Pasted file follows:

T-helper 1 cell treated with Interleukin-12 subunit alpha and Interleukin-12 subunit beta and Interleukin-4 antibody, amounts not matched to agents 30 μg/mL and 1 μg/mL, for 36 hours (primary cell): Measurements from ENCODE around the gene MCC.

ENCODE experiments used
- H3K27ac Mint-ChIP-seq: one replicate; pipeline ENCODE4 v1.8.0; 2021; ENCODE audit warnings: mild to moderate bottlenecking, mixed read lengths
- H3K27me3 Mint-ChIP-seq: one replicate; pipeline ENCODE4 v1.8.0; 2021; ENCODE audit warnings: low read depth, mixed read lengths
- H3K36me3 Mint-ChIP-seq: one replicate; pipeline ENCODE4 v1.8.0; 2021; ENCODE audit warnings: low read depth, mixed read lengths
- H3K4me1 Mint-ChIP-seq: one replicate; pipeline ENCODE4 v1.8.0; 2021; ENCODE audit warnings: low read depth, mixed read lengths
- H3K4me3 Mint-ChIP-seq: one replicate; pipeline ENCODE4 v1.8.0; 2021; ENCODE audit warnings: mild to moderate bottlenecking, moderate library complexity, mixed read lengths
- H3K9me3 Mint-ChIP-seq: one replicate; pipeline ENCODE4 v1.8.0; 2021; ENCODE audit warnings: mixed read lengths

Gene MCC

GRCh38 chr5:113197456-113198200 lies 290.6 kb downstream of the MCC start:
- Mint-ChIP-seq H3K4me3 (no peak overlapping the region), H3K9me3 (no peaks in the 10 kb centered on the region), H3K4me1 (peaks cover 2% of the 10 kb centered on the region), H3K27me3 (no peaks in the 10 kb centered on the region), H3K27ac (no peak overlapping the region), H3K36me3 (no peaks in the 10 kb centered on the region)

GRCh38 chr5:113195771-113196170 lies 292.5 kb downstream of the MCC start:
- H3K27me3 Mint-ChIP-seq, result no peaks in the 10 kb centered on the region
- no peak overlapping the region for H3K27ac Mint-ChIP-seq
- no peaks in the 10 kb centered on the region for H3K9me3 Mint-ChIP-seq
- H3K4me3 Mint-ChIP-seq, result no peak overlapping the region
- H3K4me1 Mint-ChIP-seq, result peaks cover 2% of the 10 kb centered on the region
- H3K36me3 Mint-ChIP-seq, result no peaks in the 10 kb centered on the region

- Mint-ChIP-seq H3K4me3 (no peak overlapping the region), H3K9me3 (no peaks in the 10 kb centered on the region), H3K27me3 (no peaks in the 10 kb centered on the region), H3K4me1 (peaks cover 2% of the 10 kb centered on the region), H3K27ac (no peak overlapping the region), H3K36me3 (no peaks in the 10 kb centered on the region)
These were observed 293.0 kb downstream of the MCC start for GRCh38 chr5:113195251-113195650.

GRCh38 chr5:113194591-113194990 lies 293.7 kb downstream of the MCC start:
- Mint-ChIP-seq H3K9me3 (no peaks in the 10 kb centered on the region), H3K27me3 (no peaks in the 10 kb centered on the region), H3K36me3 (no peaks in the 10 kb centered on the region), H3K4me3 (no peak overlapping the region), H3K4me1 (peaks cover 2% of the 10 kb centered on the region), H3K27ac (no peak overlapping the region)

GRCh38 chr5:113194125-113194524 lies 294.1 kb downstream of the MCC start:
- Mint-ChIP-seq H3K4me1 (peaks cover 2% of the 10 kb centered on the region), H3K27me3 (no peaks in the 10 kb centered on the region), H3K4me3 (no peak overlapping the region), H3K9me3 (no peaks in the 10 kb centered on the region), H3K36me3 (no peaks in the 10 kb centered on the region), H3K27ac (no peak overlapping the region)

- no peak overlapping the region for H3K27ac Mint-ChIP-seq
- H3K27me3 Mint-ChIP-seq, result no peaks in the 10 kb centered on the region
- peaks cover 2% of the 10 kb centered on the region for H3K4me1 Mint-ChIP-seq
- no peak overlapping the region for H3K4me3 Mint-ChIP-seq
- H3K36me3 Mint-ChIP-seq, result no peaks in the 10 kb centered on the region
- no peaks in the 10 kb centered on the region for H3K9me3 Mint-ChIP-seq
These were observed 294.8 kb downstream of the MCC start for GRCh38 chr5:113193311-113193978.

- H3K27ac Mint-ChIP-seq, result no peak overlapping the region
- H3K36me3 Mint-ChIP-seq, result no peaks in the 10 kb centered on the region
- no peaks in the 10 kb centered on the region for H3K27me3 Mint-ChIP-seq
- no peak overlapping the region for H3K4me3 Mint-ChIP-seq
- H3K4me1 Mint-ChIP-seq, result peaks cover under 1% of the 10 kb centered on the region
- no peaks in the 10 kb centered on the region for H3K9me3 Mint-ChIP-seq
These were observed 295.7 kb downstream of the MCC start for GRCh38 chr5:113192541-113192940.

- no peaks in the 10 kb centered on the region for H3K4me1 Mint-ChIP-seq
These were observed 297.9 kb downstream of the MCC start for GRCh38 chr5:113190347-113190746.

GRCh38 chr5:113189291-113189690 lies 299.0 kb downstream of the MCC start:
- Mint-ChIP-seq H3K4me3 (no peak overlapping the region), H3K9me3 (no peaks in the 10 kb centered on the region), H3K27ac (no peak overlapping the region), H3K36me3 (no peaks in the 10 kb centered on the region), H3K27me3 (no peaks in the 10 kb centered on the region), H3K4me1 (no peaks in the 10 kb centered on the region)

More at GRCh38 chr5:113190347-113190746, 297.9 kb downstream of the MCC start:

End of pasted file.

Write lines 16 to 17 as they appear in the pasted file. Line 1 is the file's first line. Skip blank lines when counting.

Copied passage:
- H3K4me3 Mint-ChIP-seq, result no peak overlapping the region
- H3K4me1 Mint-ChIP-seq, result peaks cover 2% of the 10 kb centered on the region